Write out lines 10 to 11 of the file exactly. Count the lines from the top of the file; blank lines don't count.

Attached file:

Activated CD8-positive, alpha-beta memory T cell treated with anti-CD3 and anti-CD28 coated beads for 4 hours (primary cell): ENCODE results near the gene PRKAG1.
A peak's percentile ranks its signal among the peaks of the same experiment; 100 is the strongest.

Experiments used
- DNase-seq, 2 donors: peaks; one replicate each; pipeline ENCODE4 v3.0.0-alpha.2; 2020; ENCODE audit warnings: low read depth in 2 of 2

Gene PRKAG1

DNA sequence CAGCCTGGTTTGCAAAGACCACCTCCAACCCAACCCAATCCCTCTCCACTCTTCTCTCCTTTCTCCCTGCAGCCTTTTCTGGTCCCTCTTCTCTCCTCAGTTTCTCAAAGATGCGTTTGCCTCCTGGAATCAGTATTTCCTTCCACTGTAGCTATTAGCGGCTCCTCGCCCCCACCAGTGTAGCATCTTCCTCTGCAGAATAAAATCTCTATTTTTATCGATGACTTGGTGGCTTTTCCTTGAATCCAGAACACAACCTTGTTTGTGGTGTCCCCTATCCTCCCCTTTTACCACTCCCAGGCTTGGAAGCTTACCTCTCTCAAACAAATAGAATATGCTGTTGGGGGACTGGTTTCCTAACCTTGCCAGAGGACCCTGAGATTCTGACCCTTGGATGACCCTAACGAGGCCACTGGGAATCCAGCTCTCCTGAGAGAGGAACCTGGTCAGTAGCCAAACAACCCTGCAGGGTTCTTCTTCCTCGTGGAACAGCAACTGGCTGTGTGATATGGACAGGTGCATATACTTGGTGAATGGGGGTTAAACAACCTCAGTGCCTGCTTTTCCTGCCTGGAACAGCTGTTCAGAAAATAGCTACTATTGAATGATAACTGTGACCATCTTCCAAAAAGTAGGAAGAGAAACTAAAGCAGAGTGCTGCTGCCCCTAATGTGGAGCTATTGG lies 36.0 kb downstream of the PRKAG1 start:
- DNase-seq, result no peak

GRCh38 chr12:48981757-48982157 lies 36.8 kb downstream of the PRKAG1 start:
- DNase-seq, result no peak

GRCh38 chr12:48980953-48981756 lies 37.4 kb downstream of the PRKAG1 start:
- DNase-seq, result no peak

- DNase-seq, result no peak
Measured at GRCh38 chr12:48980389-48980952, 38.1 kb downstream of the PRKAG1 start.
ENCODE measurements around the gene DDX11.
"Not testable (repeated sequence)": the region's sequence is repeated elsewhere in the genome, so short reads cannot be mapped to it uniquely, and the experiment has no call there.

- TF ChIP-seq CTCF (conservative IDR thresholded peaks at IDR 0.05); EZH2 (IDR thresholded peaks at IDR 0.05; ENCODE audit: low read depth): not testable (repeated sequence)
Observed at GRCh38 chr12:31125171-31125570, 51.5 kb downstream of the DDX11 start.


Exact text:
GRCh38 chr12:48980953-48981756 lies 37.4 kb downstream of the PRKAG1 start:
- DNase-seq, result no peak